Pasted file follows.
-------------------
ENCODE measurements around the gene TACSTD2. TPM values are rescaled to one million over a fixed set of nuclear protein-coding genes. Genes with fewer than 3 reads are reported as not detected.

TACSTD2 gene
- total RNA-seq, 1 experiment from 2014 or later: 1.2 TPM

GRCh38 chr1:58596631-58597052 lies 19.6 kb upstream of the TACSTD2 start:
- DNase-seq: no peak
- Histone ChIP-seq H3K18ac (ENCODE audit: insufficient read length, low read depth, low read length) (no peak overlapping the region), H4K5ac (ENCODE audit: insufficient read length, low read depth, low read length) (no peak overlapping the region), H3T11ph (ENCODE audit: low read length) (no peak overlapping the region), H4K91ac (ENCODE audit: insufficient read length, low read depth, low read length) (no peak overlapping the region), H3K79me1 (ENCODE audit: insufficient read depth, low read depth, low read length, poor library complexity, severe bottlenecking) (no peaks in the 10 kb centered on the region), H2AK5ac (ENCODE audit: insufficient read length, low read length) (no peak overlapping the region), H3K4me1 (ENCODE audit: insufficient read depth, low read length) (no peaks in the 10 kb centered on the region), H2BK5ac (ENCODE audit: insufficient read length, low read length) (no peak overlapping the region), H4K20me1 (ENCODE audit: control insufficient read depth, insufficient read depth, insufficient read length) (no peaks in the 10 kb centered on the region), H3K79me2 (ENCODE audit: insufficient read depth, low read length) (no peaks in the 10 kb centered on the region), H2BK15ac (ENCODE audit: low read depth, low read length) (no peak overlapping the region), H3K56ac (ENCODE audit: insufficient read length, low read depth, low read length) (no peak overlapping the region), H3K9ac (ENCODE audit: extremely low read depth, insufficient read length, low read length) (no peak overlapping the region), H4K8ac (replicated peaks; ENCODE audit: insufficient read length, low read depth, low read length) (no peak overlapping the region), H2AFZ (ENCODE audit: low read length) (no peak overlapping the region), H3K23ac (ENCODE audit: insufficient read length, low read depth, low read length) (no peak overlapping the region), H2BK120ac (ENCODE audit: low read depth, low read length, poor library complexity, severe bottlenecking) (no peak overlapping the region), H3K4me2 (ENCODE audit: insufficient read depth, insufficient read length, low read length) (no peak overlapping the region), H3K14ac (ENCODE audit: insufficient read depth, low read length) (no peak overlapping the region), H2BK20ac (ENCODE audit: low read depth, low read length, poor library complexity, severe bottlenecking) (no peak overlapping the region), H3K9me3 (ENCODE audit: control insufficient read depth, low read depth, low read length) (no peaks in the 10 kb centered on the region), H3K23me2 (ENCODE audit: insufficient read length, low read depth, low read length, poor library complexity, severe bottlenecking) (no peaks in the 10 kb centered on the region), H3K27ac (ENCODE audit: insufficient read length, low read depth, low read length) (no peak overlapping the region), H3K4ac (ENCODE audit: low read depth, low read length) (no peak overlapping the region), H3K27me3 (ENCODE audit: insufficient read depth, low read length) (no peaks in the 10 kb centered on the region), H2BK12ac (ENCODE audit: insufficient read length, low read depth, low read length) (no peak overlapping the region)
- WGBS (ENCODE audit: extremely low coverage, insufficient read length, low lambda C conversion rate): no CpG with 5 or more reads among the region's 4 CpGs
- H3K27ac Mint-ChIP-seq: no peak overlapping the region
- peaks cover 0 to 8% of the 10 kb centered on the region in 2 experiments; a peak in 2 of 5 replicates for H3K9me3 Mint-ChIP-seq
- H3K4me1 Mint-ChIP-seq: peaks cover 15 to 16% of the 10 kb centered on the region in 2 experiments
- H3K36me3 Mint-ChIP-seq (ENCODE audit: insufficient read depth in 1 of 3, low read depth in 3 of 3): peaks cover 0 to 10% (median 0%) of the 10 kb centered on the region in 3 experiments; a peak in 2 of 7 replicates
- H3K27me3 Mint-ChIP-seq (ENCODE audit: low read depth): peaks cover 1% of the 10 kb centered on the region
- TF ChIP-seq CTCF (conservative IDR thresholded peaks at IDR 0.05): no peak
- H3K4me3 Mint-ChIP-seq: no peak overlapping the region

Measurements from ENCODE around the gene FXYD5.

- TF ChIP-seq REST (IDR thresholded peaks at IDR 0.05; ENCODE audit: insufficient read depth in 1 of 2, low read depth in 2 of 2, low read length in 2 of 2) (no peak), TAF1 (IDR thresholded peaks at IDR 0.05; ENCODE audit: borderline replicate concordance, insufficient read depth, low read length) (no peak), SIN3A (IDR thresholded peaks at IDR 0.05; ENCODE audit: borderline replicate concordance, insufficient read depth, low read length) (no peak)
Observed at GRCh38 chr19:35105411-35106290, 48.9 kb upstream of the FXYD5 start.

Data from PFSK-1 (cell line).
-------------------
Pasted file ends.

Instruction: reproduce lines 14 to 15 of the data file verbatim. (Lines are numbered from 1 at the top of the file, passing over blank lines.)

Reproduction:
- H3K4me3 Mint-ChIP-seq: no peak overlapping the region

Measurements from ENCODE around the gene FXYD5.